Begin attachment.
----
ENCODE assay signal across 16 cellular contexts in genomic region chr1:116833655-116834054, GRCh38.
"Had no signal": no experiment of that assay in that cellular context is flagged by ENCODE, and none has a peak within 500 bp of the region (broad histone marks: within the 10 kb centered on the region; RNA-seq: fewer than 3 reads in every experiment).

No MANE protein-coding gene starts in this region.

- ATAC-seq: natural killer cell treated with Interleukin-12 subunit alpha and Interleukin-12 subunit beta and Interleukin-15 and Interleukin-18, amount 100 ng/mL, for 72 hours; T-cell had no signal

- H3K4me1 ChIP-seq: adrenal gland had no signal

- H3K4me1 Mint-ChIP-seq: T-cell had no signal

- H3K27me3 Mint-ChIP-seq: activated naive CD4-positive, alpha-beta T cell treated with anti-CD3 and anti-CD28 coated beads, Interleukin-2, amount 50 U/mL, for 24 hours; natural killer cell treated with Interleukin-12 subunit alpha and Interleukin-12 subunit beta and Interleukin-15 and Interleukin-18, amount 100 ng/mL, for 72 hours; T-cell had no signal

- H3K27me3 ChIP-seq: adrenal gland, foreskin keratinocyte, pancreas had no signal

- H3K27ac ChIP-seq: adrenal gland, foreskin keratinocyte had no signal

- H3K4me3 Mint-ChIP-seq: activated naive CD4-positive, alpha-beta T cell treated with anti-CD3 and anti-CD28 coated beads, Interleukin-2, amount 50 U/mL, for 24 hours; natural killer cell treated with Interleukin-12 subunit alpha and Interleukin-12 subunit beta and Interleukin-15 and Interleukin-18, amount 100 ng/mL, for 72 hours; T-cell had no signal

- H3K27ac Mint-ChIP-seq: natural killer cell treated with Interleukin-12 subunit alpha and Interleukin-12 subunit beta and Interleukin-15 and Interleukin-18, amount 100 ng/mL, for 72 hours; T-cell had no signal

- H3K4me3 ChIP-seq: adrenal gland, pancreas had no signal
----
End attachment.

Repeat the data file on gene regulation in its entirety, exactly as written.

ENCODE assay signal across 16 cellular contexts in genomic region chr1:116833655-116834054, GRCh38.
"Had no signal": no experiment of that assay in that cellular context is flagged by ENCODE, and none has a peak within 500 bp of the region (broad histone marks: within the 10 kb centered on the region; RNA-seq: fewer than 3 reads in every experiment).

No MANE protein-coding gene starts in this region.

- ATAC-seq: natural killer cell treated with Interleukin-12 subunit alpha and Interleukin-12 subunit beta and Interleukin-15 and Interleukin-18, amount 100 ng/mL, for 72 hours; T-cell had no signal

- H3K4me1 ChIP-seq: adrenal gland had no signal

- H3K4me1 Mint-ChIP-seq: T-cell had no signal

- H3K27me3 Mint-ChIP-seq: activated naive CD4-positive, alpha-beta T cell treated with anti-CD3 and anti-CD28 coated beads, Interleukin-2, amount 50 U/mL, for 24 hours; natural killer cell treated with Interleukin-12 subunit alpha and Interleukin-12 subunit beta and Interleukin-15 and Interleukin-18, amount 100 ng/mL, for 72 hours; T-cell had no signal

- H3K27me3 ChIP-seq: adrenal gland, foreskin keratinocyte, pancreas had no signal

- H3K27ac ChIP-seq: adrenal gland, foreskin keratinocyte had no signal

- H3K4me3 Mint-ChIP-seq: activated naive CD4-positive, alpha-beta T cell treated with anti-CD3 and anti-CD28 coated beads, Interleukin-2, amount 50 U/mL, for 24 hours; natural killer cell treated with Interleukin-12 subunit alpha and Interleukin-12 subunit beta and Interleukin-15 and Interleukin-18, amount 100 ng/mL, for 72 hours; T-cell had no signal

- H3K27ac Mint-ChIP-seq: natural killer cell treated with Interleukin-12 subunit alpha and Interleukin-12 subunit beta and Interleukin-15 and Interleukin-18, amount 100 ng/mL, for 72 hours; T-cell had no signal

- H3K4me3 ChIP-seq: adrenal gland, pancreas had no signal